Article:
Yo La Tengo: Does anything even need to be said here? This is Yo La Tengo we’re talking about. This is possibly the most consistent band on the planet for the last 20 years and one not always mentioned in conversations of bands you must experience live only because they continue to release one amazing album after another (OK, Popular Songs and the Condofucks thing were a little less-than-stellar) with no sign of slowing down. This is a band just as in their own skin playing acoustic lullabies and dreamy pop as they are with nine-minute rock-outs while swinging guitars over their heads. This is a band whose music is the equivalent of hugging a giant soft teddy bear while skydiving. So how were they this time you ask? If you must know, they were fucking awesome.
Beach House:Playing songs almost exclusively from Teen Dream and Bloom, Devotion’s “Heart of Chambers” notwithstanding, and with Victoria Legrand heading up almost all of the vocals, it’s as if Beach House knew exactly what I wanted from them. Aside from the vocals, the band didn’t veer far from album versions, but they played them with a precision and emotion that helped to recreate the dreamy atmospheres they’ve laid to tape, hitting such high notes as “Zebra,” “Lazuli,” and, of course, ending on “Myth,” the lack of surprises made up for by everything else being as good as I could’ve hoped.
Les Savy Fav (Photo: Tod Seelie)
Les Savy Fav:Outside of Let’s Stay Friends, my familiarity with Les Savy Fav extends no further than always hearing “You’ve gotta see them live,” so during a day filled with mostly chill, laid-back acts, I chose an energy boost of upbeat dance punk. Frontman Tim Harrington came out right on time and before starting, announced to the crowd that he had to take a shit, and after more than 16 hours of fest time and 14 sets already clocked in, patience was not among my remaining virtues. Yet wait I did, cursing Harrington for the pain shooting through the soles of my feet. But 10 minutes later, Harrington returns, clad in a ridiculous neon poncho, and immediately starts going absolutely nuts before the first guitar chord disappears from the night air, both he and I leaving our bodily functions behind for the next 40 minutes as he proceeded to don a silver, skin-tight full-body suit for the second half of the set. I don’t remember much of the music aside from it being upbeat and fun, but this was Harrington’s show and he owned that stage like no one else that weekend (Thee Oh Sees aside, but that’s pretty much a given by now). The moment he dropped a flashlight down his silver suit, stuck it between legs and bent over towards the crowd, shining the light out of his ass, well, that’s pretty much the essence of “you’ve gotta see them live.”
My Bloody Valentine: I’ve been kicking myself for the past four years for missing MBV when they passed through L.A. For most of that time, I, like most people, assumed Loveless was still the end and that Kevin Shields would spend the rest of his days tinkering with remasters and perpetually avoiding the inevitable disappointment of whatever he put out decades after the release of his landmark album. Sure, m b v is a bit of a disappointment in that it’s not, you know, Loveless, but it’s the kind of disappointment I find pretty amazing. When I made it to the main stage and claimed my spot in the crowd, it was a bit of surreal feeling (surely impacted by repeated clips from Last Action Hero, Double Team, and a few other 90s action flicks looping on the giant monitors) when that thing I missed and never thought I’d have, was finally there.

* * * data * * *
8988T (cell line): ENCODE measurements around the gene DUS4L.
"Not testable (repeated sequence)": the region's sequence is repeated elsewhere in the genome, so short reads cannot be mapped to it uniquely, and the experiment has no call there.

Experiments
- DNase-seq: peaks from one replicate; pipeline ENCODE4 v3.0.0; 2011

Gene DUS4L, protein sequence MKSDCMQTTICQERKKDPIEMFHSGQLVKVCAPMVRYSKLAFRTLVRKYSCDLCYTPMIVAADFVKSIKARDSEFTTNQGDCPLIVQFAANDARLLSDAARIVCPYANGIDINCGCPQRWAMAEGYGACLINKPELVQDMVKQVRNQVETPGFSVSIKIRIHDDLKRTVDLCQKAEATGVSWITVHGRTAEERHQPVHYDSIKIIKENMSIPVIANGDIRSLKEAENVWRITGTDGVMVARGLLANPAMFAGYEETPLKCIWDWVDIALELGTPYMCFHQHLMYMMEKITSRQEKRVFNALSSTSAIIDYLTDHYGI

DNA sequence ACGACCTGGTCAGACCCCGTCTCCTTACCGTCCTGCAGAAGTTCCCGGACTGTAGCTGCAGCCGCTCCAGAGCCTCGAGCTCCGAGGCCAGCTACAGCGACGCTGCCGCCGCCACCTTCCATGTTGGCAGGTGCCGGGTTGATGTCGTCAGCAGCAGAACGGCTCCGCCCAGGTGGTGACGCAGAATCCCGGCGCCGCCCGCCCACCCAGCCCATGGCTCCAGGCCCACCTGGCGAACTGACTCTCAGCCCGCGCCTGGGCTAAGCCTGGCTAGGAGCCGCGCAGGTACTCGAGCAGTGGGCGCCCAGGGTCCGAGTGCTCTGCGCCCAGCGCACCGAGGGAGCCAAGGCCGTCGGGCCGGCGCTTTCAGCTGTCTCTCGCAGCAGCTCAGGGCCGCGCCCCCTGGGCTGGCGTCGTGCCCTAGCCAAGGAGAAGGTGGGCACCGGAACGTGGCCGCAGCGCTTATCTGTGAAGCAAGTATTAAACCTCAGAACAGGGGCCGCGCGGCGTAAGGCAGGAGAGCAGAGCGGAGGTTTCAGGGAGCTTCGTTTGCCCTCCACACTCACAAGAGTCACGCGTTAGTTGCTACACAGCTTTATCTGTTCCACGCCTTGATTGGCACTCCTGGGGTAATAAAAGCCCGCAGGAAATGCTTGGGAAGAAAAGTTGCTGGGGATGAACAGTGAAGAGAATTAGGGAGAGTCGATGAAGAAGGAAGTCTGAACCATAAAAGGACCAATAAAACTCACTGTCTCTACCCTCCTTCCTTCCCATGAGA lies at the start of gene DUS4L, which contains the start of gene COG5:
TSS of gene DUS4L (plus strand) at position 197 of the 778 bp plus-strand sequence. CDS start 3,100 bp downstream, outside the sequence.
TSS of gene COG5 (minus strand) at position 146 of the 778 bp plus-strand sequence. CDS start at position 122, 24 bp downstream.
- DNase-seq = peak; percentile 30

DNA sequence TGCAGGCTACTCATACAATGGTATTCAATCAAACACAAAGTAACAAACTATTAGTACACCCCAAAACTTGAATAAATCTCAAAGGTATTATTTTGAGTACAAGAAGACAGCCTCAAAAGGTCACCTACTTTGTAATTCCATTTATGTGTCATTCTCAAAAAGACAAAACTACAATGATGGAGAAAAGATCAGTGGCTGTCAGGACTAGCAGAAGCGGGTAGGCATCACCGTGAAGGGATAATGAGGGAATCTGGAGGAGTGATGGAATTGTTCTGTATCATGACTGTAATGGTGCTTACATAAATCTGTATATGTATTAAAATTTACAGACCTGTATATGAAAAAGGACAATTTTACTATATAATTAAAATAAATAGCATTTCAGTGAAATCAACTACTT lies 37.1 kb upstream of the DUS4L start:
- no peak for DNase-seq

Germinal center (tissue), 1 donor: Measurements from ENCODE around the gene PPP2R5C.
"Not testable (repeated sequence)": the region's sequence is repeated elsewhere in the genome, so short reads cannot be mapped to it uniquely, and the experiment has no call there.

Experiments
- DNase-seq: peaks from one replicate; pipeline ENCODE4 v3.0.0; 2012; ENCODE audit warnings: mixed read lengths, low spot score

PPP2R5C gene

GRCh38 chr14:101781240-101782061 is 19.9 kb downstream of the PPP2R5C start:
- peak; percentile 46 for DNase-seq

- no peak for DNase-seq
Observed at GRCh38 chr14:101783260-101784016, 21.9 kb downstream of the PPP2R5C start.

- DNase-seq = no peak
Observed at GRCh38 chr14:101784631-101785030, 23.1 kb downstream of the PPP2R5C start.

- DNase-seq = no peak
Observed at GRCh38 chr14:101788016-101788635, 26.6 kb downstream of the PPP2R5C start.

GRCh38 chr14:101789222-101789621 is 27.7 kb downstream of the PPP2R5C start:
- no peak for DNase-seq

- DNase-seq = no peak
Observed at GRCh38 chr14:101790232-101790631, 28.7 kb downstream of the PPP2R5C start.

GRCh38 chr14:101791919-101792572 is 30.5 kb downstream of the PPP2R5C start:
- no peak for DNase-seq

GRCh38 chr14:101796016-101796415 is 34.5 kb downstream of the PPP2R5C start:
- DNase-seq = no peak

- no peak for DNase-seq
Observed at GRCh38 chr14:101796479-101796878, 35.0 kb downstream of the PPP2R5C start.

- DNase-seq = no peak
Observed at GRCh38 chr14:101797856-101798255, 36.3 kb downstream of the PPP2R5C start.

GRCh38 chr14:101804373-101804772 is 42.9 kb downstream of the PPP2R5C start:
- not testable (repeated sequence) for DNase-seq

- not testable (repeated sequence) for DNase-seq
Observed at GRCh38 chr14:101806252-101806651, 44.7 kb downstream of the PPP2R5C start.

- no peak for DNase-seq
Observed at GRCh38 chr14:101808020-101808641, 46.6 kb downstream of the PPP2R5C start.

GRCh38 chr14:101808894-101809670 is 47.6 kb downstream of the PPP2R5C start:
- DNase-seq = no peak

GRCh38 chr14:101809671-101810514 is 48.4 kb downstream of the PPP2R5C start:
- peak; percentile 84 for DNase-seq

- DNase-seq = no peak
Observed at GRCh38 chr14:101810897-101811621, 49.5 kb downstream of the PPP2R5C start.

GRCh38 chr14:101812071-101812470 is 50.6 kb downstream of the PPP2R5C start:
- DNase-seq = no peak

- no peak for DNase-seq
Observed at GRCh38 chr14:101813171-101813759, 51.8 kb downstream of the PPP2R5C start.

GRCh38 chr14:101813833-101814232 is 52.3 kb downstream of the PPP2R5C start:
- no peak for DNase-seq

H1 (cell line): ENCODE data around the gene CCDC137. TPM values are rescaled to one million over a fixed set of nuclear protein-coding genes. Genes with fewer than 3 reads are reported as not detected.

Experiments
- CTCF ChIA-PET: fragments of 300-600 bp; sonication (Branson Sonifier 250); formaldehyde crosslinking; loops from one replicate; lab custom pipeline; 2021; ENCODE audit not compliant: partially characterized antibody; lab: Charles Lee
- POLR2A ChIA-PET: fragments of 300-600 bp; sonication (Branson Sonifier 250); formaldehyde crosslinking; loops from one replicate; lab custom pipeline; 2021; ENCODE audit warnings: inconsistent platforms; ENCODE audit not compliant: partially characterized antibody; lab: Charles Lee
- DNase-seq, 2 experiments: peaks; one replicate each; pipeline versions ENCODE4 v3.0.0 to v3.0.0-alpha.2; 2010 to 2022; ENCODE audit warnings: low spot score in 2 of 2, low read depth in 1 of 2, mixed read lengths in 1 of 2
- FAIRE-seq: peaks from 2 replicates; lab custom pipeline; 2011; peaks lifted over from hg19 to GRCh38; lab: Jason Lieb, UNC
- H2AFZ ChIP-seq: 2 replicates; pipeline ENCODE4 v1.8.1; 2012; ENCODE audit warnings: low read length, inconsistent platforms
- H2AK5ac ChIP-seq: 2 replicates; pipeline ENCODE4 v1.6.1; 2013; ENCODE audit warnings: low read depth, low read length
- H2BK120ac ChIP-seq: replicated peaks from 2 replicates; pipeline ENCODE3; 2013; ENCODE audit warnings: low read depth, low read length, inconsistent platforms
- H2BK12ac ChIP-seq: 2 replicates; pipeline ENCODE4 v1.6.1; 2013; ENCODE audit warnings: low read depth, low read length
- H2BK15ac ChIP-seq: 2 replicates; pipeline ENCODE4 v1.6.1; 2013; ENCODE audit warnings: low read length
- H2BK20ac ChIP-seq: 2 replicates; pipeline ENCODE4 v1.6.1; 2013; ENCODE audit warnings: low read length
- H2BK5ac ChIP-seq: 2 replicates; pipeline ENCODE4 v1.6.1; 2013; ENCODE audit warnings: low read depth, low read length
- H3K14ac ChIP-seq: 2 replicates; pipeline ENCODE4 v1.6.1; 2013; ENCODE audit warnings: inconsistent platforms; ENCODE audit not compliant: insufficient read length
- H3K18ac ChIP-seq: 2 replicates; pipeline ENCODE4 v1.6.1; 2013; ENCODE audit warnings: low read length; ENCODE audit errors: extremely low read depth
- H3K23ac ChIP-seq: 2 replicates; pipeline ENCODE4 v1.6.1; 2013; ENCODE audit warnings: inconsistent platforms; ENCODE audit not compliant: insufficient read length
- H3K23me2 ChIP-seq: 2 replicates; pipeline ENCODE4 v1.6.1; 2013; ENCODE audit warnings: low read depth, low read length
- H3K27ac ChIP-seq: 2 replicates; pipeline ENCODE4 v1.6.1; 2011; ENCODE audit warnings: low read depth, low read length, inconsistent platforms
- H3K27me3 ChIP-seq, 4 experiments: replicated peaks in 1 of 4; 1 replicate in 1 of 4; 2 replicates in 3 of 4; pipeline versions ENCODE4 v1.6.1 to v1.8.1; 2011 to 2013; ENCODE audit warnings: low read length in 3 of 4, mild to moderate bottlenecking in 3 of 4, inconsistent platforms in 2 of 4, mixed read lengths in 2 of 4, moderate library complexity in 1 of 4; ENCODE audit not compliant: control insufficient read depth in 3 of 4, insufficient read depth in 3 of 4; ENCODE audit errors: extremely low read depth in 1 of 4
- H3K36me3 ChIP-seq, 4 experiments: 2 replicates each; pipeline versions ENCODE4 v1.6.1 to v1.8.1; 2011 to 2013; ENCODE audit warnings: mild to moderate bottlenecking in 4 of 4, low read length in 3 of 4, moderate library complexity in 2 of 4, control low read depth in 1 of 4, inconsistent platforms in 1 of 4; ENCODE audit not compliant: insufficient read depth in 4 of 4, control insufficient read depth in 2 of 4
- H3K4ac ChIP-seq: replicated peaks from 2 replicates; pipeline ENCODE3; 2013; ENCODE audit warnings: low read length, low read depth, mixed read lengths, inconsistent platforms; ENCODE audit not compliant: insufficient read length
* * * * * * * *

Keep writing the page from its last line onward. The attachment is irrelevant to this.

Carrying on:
The band emerged, Bilinda said “Hi,” Kevin said “Hello,” and the sonic assault began. It was just as I imagined: waves of noise pulsating through the air, simultaneously serene and invigorating, and it was glorious. And then that other thing you hope will never happen once you get the thing you never thought you’d get; well, that happened. I don’t know if it was a blown speaker or some other piece of equipment, but midway through their third or fourth song, the sound cut almost completely out for about 5 seconds. My heart sunk, then rose, then it happened again… and again… and again. And finally the fest director came out and announced they needed a 5-minute break to fix the issue. I don’t know if I can express this kind of disappointment, one surely qualifying as a first-world problem or the upcoming Things White People Hate blog, but imagine having the chance to hear your favorite album only once more in your life before it is lost to the world forever. And then imagine you’re sinking deep into whatever world it takes you to and your little brother comes in and unplugs your headphones, waits a bit, then plugs them in before running off laughing. And then imagine that happening four goddamn more times. Well, I don’t have a little brother, but that set gave me a lifetime’s worth of little-brother frustrations and yet, like everyone I know who bitches about their annoying younger siblings, I loved the hell out of it too. It wasn’t the transportive experience I imagined, but it was still a set that opened with “I Only Said” and ended with “You Made Me Realize.”
Even with a number of supremely annoying and excusable bumps on the road (fortunately, although the timing couldn’t have been worse, this was literally the only problem I experienced in two full days at the fest), MBV did everything within their power to destroy the crowd’s eardrums one song at a time. Like m b v the album, MBV the live experience is the unforgettable disappointment that I still can’t help but love to death. After all, a chipped Holy Grail is still holy, right?